Button Gwinnett is one of the more obscure signers of the Declaration of Independence. He is probably best known for his character in the musical “Hamilton”, and for having one of the most-valued autographs in the world.
As a young man, Button Gwinnett was a merchant in Bristol, England, where he owned the small ship Nancy which carried cargo to and from the colonies. Never a very good businessman, Gwinnett soon fell into debt, and his ship was seized and sold to creditors. In 1765 he, like so many other Englishmen, decided he would have better luck in the colonies, and sailed for Charleston SC.
Gwinnett spent the next two years as a trader, first in Charleston and then in Savannah, before purchasing a small plantation in Sunbury GA. Here he met Lyman Hall, a recent arrival from Connecticut, who had been involved with some of the rebellious political sentiments that were simmering in New England. Gwinnett in turn now took an interest in politics, and was appointed a Justice of the Peace in 1767 and elected to the House of Assembly a year later. His district was made up mostly of small rural farmers, like himself, who resented the large plantation-owners and wealthy urban merchants who dominated the colony’s economy and politics.
Although his business ventures were tottering (he had once again fallen into debt and had his properties siezed by creditors in 1773), his political career was more successful, and he served in the colonial Assembly for five years.
By this time, all of the American colonies were swept up in protest at London’s arbitrary rule, and political sentiment was at a fever pitch. The British Government had expended an enormous amount of resources to defend the colonies during the French and Indian War a few years previous, and now they thought it only proper that a series of taxes be imposed on the colonies to help defray the costs of the war. Colonial rebels, in turn, objected that these taxes were put into place without any input from the colonies, who had no delegates to the British Parliament. “No taxation without representation!” became a rallying cry, and a wave of discontent swept all thirteen of the English colonies in North America.
At first, Gwinnett thought that resistance to such a rich and powerful empire as Britain was a hopeless goal, but his friend Lyman soon convinced him otherwise, and they both began active roles in the local “patriot” movement. When the colonial rebels set up their own “General Assembly” to act as a state government, Gwinnett was elected as a member, and was appointed as General in command of the state’s militia forces. This, however, provoked both criticism of his lack of experience and political opposition from the Whig faction of urban merchants and rural plantation-owners, and he was quickly removed and replaced by Lachlan McIntosh, a militia officer who had already fought British troops at the Battle of the Rice Boats. Although Gwinnett was then appointed (along with Lyman) as one of the three Georgia delegates to the Continental Congress in Philadelphia, arriving there in May 1776, it was the beginning of a bitter personal and political feud between him and McIntosh.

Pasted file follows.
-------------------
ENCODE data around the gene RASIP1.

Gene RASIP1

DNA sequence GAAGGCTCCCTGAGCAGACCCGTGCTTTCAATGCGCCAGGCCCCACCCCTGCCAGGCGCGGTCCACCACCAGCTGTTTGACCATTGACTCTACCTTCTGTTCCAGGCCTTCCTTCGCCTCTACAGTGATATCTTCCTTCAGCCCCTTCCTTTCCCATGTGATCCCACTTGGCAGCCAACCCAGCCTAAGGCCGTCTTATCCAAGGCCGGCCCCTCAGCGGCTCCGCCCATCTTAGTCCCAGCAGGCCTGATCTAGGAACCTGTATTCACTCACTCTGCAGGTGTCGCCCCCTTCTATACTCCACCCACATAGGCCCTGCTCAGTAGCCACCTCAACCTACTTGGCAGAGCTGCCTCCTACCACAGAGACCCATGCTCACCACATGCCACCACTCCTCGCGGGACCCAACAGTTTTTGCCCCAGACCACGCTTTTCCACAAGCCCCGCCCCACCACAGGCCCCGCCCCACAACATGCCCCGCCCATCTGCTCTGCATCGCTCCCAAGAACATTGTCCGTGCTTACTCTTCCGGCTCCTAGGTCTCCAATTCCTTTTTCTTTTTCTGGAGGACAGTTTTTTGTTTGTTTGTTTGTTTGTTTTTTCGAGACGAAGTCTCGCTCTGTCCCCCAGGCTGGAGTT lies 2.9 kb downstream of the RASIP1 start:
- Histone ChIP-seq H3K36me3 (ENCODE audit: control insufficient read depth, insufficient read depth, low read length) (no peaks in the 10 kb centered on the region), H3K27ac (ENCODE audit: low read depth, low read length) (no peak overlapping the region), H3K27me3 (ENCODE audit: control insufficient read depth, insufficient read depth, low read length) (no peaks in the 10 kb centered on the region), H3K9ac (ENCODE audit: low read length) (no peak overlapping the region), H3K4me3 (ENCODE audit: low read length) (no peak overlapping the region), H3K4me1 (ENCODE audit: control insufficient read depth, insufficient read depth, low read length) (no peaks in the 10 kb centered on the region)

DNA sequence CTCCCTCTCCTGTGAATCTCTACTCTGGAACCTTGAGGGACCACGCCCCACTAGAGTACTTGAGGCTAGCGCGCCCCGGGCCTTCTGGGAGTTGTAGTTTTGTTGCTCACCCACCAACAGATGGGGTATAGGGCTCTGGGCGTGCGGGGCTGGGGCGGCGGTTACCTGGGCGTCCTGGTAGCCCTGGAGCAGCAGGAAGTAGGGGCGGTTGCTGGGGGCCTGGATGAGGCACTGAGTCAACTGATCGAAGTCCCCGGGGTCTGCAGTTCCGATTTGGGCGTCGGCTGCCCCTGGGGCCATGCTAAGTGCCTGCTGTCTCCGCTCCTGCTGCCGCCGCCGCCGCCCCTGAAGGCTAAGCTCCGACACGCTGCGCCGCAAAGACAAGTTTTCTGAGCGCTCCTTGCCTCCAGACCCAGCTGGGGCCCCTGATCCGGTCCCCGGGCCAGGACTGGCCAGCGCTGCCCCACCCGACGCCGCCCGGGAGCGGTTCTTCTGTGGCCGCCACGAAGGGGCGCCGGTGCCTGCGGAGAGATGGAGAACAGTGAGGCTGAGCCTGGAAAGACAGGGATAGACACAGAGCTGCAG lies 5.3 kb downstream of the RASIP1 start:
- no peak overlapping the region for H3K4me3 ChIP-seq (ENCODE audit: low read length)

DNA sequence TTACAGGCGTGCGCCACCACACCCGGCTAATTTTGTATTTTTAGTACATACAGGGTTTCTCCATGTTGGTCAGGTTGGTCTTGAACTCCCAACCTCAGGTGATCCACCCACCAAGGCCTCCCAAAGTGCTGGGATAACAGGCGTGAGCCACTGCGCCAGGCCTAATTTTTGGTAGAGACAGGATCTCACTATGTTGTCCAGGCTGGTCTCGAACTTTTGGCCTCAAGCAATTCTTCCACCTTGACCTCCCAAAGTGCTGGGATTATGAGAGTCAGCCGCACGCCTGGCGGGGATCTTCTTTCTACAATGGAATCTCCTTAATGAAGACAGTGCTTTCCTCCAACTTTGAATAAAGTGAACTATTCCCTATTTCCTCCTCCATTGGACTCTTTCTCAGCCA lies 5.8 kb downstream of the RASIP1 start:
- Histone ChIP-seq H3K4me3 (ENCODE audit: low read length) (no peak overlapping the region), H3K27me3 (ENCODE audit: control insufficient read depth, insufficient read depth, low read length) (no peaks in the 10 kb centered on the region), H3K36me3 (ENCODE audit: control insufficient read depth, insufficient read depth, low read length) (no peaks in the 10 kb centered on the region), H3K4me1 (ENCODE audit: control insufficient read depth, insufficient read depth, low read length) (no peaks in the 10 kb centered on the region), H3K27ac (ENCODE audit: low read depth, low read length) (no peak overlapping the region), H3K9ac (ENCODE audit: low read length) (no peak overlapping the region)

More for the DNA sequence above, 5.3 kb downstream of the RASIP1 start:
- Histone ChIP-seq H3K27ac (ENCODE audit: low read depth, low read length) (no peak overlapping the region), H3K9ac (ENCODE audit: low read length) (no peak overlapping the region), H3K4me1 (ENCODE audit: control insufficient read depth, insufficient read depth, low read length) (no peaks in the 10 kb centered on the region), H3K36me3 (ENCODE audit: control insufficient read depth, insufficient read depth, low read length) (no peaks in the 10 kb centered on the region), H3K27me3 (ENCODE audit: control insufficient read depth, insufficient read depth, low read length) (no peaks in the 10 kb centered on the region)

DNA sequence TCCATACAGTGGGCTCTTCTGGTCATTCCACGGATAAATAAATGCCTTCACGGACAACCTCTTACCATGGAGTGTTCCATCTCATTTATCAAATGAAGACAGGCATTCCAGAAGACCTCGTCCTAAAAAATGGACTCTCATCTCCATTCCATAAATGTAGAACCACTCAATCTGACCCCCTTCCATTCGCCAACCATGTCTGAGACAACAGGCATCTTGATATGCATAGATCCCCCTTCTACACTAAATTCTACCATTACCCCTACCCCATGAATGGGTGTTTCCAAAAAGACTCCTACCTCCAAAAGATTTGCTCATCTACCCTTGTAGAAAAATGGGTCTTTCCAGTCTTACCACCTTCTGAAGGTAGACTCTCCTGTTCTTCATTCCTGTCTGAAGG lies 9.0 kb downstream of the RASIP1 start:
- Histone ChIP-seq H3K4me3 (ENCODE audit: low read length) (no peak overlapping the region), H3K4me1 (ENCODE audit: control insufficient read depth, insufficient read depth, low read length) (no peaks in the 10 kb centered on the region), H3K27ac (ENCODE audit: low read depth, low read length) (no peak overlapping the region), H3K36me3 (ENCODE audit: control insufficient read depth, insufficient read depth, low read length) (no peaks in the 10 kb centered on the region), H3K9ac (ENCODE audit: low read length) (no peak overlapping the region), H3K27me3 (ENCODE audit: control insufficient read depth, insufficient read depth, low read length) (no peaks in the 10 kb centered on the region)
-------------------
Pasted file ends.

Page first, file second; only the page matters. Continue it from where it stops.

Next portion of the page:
The American Revolution did not begin as an independence movement. Initially, the colonials wanted only to have an input into the policies that affected them through elected representatives in the British Parliament—something which they viewed as their basic right as Englishmen. British colonial policy was, however, unbending: London ruled its colonies by fiat. When an obscure writer named Thomas Paine published an anonymous pamphlet titled “Common Sense”, it proposed the only realistic way out of this impasse: independence.
The debate in the Continental Congress was short but sharp. While a few people still wanted to try to reach some sort of political accomodation with London, most delegates agreed that the American colonies needed their own independent government. On July 2, Button Gwinnett became one of the delegates who voted for independence, and signed the resulting Declaration a short time later before returning to Savannah.
As a member of the Georgia Assembly, Gwinnett now served on the subcommittee which drafted the new State Constitution, and was elected as Speaker in October. Then, when the President of the Assembly died unexpectedly in March 1777, Gwinnett was appointed to fill in, making him the effective leader of the state government. He immediately began planning for a military expedition, to be led by militia commander McIntosh, which would capture the British-held city of St Augustine in Florida, thereby protecting Georgia’s southern border.
Instead, the campaign turned out to be a disaster, and the feud between the two men boiled over once more. Gwinnett and McIntosh publicly blamed each other for the failure, and Gwinnett began arresting officials whom he deemed “disloyal”, including McIntosh’s brother. After Gwinnett lost the election for Assembly President in May, McIntosh made a speech referring to him as a “liar” and “scoundrel”. No Southern gentleman could bear such an attack on his honor, and Gwinnett promptly challenged McIntosh to a pistol duel.
They met on a field outside of Savannah on May 16. In the exchange both men were hit, but Gwinnett’s wound became infected and he died on May 27. He is buried in the Colonial Park Cemetery in Savannah GA.
Because Gwinnett died young and served only a short time in political office, he did not sign many documents or write many letters, and only 51 of his signatures (most of them on IOU’s) are known to still exist—and just ten of these are available for collectors. As a result, his autograph is one of the most highly-valued in existence, selling for as much as $722,000.